water content compared to the standard concrete. Green
concrete is cost effective and eco-friendly. Utilizing green
concrete helps in reducing the extraction of river sand.
Furthermore, carbon emissions that are generated during
the manufacturing process ofcement,crushingofaggregates
and other similar processes can be reduced. Green concrete
has a wide range of applications. It can be utilized in both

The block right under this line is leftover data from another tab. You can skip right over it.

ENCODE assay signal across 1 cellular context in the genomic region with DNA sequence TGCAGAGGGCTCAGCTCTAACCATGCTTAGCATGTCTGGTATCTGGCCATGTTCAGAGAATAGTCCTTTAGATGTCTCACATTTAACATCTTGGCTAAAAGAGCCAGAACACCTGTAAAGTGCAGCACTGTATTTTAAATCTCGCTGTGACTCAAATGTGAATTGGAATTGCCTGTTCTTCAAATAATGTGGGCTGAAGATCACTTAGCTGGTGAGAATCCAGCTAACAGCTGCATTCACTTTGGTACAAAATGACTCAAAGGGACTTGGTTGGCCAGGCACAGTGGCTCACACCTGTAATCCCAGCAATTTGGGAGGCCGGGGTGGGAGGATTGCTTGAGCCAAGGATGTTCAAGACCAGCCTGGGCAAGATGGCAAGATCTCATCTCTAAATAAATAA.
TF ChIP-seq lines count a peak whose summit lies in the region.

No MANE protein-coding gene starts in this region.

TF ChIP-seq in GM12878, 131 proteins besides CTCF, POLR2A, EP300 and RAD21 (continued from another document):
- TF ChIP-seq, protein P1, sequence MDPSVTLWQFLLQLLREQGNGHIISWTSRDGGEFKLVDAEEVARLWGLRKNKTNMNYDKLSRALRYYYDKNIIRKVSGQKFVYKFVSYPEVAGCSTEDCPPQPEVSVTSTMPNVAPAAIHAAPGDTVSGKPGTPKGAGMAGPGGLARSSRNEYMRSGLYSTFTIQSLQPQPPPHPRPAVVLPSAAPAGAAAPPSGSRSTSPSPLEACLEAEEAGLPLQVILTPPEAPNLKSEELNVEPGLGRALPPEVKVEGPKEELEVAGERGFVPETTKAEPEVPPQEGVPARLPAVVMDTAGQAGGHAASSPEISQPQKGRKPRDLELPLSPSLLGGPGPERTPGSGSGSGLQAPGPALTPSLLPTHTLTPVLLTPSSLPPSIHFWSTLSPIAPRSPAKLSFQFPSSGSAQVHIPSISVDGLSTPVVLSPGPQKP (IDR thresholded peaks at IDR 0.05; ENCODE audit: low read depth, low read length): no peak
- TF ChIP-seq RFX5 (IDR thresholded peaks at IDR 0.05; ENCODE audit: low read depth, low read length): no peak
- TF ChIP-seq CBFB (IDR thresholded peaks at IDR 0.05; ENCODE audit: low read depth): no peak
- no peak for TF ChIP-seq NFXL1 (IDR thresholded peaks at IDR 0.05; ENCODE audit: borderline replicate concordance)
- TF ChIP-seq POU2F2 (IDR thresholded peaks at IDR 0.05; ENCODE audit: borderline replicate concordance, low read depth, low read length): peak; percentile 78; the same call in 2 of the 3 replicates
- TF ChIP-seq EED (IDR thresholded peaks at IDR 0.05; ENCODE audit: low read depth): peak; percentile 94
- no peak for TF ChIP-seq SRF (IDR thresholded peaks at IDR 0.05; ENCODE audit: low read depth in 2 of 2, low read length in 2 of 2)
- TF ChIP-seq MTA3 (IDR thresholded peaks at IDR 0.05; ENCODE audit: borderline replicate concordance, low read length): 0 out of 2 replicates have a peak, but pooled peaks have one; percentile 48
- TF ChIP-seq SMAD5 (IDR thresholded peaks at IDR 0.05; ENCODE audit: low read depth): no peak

structural and non-structural aspects considering their rate
of strength. Henceforth it can be concluded that green
concrete helps in the advancement of a sustainable
environment by minimizing the carbon emission rate and
the waste disposal rate.
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Volume: 09 Issue: 06 | Jun 2022 www.irjet.net p-ISSN: 2395-0072
© 2022, IRJET | Impact Factor value: 7.529 | ISO 9001:2008 Certified Journal | Page 2975
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Green Concrete- A need for the future